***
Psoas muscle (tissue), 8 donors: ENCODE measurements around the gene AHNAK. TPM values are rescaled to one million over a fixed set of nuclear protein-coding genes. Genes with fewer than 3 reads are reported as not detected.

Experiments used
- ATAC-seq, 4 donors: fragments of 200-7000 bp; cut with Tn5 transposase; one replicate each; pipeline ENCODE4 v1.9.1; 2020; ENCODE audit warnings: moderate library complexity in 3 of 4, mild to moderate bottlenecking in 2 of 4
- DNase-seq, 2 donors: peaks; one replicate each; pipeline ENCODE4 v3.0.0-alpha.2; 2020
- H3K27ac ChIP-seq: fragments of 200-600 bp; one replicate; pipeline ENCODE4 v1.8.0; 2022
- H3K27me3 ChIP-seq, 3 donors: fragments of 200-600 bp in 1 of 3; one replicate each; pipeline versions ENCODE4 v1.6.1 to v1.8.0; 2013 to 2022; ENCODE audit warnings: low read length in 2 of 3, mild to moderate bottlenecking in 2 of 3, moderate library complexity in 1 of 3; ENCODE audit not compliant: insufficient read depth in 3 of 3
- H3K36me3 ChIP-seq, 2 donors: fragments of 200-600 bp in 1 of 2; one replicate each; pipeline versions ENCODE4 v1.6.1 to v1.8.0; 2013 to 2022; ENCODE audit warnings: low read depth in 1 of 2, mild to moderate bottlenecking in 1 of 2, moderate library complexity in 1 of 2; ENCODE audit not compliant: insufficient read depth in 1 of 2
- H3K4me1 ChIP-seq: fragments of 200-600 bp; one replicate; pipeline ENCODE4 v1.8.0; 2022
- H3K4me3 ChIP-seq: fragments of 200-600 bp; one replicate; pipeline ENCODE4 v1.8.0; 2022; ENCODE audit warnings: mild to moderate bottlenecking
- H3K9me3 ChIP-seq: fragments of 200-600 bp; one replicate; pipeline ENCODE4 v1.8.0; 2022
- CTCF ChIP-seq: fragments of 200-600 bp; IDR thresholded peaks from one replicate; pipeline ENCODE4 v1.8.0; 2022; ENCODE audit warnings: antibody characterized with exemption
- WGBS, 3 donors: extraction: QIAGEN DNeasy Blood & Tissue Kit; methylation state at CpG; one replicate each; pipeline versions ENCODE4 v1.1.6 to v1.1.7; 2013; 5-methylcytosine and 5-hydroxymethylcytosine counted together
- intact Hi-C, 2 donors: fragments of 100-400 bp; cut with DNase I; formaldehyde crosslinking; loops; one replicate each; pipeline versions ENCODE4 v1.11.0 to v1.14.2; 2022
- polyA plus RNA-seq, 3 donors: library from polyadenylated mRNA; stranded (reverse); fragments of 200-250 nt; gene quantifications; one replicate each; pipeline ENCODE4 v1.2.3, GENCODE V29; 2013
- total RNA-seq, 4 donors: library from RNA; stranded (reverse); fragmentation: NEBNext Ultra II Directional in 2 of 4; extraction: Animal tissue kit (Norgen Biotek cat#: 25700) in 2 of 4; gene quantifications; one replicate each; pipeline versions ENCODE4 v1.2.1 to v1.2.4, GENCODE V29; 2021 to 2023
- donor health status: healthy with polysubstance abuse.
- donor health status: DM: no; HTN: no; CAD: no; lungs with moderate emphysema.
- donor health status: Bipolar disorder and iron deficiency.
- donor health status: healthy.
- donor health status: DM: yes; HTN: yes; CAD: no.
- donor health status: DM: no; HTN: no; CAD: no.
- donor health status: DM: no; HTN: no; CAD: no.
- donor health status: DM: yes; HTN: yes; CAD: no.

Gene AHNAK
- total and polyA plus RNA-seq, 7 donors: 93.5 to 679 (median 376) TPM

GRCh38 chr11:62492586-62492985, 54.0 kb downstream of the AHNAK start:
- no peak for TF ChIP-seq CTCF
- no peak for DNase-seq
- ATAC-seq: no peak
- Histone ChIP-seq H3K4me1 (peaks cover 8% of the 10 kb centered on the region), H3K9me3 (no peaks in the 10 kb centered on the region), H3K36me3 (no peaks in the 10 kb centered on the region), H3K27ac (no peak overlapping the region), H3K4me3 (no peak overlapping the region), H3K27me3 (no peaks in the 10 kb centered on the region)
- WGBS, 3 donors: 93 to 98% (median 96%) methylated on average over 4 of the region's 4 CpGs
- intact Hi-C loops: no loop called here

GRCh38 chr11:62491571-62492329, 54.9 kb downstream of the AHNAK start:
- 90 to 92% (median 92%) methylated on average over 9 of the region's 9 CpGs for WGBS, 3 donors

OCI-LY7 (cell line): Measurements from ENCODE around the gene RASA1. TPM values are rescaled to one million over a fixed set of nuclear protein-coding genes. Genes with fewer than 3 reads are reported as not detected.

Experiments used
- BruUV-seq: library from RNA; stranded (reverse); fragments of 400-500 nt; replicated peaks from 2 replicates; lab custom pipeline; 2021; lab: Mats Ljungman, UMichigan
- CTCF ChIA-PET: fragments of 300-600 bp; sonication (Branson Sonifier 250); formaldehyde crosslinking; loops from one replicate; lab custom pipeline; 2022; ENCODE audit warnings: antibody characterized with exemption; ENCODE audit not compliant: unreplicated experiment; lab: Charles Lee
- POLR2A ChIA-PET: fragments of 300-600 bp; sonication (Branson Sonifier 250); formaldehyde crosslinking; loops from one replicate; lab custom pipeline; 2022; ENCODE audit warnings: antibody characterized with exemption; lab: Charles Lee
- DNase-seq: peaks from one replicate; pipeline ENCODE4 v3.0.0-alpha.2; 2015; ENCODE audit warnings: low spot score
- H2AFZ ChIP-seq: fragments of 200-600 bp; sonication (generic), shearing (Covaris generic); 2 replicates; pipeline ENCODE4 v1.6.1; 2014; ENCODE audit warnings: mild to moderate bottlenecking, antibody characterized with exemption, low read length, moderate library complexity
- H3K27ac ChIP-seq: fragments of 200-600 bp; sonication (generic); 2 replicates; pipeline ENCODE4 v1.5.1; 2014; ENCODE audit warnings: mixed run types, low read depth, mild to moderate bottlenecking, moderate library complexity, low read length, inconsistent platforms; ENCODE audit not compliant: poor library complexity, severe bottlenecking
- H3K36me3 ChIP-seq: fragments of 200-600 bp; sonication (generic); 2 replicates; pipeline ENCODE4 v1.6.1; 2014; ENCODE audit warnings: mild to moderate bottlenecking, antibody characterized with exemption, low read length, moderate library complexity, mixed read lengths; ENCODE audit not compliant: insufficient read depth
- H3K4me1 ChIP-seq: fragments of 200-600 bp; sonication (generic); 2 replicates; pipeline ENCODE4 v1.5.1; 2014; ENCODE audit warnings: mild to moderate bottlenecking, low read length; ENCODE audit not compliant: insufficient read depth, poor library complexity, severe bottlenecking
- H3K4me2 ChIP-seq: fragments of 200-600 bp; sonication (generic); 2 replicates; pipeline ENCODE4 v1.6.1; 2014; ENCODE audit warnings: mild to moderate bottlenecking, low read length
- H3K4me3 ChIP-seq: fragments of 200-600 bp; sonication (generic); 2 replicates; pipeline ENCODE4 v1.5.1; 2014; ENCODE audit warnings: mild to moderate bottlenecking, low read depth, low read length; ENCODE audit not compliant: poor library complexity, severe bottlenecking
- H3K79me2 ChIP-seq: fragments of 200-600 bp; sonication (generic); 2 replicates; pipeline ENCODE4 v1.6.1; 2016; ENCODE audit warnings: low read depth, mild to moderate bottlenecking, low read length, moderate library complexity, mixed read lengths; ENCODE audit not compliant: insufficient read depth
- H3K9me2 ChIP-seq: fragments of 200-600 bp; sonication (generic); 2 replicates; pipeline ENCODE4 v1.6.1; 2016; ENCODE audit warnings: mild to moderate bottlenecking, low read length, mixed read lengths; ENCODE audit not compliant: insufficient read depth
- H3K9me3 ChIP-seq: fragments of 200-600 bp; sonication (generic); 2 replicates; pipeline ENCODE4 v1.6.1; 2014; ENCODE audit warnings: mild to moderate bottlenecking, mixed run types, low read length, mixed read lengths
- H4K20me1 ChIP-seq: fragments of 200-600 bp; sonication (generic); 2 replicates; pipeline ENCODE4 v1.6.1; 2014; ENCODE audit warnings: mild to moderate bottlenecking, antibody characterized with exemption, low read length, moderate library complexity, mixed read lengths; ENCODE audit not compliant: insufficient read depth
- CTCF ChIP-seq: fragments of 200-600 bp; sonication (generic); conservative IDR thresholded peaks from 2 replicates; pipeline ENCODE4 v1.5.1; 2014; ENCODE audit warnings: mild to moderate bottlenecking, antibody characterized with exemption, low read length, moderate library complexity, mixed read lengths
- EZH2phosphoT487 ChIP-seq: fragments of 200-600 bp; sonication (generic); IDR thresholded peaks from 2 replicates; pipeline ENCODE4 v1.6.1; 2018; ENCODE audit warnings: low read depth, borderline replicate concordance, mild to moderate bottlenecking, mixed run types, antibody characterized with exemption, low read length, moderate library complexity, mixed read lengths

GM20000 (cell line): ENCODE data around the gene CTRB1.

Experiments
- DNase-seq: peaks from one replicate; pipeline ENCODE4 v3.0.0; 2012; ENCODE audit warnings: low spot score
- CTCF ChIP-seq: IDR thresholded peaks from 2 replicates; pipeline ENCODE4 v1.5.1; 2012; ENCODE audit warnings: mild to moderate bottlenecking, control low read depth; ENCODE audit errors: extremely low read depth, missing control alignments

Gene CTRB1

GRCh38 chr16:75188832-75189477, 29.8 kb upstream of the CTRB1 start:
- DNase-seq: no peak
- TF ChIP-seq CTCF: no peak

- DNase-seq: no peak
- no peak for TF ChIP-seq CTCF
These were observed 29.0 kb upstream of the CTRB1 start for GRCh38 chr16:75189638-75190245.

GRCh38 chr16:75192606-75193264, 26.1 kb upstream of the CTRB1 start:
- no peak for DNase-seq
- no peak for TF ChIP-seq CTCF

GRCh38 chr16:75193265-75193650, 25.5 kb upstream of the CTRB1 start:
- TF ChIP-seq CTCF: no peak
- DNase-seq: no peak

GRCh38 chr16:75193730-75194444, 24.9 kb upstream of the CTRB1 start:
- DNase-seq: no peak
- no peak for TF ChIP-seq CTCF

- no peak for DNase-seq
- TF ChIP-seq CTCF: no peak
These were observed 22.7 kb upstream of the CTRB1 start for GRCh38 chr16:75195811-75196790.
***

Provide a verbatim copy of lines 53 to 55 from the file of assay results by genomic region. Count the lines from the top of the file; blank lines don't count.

GM20000 (cell line): ENCODE data around the gene CTRB1.

Experiments
- DNase-seq: peaks from one replicate; pipeline ENCODE4 v3.0.0; 2012; ENCODE audit warnings: low spot score